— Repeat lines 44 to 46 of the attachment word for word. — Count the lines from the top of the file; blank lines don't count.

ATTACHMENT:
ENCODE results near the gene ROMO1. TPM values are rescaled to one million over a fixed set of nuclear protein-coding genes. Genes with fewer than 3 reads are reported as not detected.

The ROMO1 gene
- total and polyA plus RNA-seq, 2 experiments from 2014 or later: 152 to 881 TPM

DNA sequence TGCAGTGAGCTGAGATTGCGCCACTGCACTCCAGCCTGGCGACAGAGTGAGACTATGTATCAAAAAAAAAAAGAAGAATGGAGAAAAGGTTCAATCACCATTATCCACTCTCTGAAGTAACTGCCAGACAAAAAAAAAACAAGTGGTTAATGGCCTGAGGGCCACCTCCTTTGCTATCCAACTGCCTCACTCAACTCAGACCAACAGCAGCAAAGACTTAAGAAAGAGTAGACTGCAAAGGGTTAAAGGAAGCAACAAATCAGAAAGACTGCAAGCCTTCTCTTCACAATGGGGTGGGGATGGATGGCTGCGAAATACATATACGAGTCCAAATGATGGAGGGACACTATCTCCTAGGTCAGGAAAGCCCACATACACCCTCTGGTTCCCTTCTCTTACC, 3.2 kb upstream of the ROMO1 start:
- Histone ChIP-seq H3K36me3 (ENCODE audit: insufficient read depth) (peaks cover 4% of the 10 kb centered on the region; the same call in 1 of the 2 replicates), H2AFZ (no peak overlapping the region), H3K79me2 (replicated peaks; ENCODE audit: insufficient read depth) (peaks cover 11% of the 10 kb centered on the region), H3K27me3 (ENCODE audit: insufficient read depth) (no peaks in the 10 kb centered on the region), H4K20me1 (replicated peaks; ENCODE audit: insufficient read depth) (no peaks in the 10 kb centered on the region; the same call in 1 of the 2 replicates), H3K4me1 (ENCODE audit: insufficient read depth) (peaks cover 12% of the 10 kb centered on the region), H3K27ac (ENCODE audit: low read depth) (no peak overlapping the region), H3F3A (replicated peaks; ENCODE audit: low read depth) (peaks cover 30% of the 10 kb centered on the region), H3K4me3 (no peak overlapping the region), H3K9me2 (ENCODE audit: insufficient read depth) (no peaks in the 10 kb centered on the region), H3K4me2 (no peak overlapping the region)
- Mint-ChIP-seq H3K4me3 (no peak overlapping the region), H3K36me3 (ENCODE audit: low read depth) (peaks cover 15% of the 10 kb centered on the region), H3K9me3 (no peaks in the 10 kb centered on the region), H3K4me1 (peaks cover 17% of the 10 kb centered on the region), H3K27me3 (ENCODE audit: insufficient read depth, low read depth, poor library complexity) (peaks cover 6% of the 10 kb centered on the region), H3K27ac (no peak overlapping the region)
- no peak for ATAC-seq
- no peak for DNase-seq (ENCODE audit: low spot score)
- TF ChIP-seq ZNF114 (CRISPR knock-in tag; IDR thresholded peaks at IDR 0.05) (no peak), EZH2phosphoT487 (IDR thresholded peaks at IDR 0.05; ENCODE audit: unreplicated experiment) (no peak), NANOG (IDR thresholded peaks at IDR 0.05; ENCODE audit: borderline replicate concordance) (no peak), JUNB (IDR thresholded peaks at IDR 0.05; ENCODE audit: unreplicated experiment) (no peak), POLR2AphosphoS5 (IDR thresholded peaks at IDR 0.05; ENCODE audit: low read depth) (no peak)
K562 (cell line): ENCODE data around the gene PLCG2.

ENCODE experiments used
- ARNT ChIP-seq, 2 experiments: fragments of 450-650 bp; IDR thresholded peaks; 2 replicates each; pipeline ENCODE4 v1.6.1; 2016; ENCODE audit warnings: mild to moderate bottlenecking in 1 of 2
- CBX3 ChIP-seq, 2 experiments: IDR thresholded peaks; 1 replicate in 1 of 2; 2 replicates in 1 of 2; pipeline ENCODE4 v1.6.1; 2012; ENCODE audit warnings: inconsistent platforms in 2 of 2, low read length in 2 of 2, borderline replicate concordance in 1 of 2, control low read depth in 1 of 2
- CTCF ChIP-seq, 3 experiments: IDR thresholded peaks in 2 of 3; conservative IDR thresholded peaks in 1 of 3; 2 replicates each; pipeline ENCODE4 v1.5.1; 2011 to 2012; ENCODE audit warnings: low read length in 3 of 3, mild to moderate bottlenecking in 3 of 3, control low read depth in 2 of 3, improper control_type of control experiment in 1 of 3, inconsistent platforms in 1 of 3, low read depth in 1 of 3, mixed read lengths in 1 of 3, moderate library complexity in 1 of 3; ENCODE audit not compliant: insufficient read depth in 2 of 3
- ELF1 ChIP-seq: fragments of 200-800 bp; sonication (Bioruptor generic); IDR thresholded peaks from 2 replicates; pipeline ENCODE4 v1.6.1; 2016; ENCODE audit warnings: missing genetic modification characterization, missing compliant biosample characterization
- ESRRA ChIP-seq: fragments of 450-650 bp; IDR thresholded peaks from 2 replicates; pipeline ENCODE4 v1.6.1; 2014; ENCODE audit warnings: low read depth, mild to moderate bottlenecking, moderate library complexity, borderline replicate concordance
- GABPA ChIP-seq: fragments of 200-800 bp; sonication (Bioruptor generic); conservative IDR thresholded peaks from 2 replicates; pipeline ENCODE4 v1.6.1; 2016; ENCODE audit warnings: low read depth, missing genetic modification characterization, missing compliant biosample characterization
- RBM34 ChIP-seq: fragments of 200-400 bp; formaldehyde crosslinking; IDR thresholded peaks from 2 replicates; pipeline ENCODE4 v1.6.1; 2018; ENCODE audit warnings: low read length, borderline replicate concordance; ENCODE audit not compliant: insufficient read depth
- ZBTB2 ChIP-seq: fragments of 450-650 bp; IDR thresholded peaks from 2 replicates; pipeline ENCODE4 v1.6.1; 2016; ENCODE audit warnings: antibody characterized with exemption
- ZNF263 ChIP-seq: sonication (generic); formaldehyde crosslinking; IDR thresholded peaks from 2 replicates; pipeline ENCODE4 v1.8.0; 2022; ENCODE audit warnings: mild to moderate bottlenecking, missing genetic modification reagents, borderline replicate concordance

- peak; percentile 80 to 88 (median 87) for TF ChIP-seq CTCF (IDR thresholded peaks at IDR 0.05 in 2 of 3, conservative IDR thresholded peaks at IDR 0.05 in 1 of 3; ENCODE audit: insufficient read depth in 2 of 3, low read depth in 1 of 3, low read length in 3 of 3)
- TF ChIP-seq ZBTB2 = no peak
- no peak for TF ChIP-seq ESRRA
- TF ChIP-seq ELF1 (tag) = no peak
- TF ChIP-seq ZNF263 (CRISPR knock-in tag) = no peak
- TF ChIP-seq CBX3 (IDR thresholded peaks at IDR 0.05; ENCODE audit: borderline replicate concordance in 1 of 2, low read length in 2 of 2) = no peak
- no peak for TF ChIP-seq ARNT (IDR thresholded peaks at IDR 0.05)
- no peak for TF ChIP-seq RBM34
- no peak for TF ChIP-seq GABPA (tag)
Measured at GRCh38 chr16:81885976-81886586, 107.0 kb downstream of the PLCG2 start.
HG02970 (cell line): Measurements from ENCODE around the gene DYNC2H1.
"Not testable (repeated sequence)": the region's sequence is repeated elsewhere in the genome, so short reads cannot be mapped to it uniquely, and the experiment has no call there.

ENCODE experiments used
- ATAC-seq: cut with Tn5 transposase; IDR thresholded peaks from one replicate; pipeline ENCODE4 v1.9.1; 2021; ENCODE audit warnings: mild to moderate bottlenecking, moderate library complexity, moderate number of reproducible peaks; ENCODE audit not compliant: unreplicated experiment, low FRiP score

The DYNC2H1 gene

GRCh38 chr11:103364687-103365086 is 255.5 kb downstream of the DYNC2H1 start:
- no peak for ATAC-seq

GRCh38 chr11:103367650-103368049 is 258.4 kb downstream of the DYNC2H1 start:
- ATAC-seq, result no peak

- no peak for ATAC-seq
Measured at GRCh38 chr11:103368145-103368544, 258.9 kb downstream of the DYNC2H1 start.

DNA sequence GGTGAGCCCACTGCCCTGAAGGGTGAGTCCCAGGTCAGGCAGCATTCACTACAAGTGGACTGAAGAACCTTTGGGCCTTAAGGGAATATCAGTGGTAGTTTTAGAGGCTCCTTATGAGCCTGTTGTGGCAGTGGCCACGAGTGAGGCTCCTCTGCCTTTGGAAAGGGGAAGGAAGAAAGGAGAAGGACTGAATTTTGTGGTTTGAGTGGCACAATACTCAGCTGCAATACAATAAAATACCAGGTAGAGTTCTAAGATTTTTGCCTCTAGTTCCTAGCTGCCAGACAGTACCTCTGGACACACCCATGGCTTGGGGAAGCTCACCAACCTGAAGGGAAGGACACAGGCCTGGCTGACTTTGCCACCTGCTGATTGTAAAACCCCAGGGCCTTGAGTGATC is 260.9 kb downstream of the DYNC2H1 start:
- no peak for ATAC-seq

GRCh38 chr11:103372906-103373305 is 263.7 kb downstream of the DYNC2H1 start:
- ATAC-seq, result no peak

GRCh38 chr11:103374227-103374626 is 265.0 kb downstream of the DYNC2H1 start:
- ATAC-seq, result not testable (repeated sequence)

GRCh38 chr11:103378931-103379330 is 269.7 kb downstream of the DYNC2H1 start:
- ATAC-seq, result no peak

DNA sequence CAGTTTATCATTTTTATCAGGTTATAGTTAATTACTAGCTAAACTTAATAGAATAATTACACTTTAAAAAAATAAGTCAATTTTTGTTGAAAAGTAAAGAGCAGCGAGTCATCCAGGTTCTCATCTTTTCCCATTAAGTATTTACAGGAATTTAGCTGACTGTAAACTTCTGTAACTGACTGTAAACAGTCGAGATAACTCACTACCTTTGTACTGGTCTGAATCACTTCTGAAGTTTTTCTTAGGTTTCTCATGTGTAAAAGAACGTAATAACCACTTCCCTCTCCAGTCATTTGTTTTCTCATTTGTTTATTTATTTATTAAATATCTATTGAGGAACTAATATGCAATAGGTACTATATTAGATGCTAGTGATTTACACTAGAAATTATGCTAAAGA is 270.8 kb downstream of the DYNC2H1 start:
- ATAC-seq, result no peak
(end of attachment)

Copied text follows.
GRCh38 chr11:103372906-103373305 is 263.7 kb downstream of the DYNC2H1 start:
- ATAC-seq, result no peak

GRCh38 chr11:103374227-103374626 is 265.0 kb downstream of the DYNC2H1 start: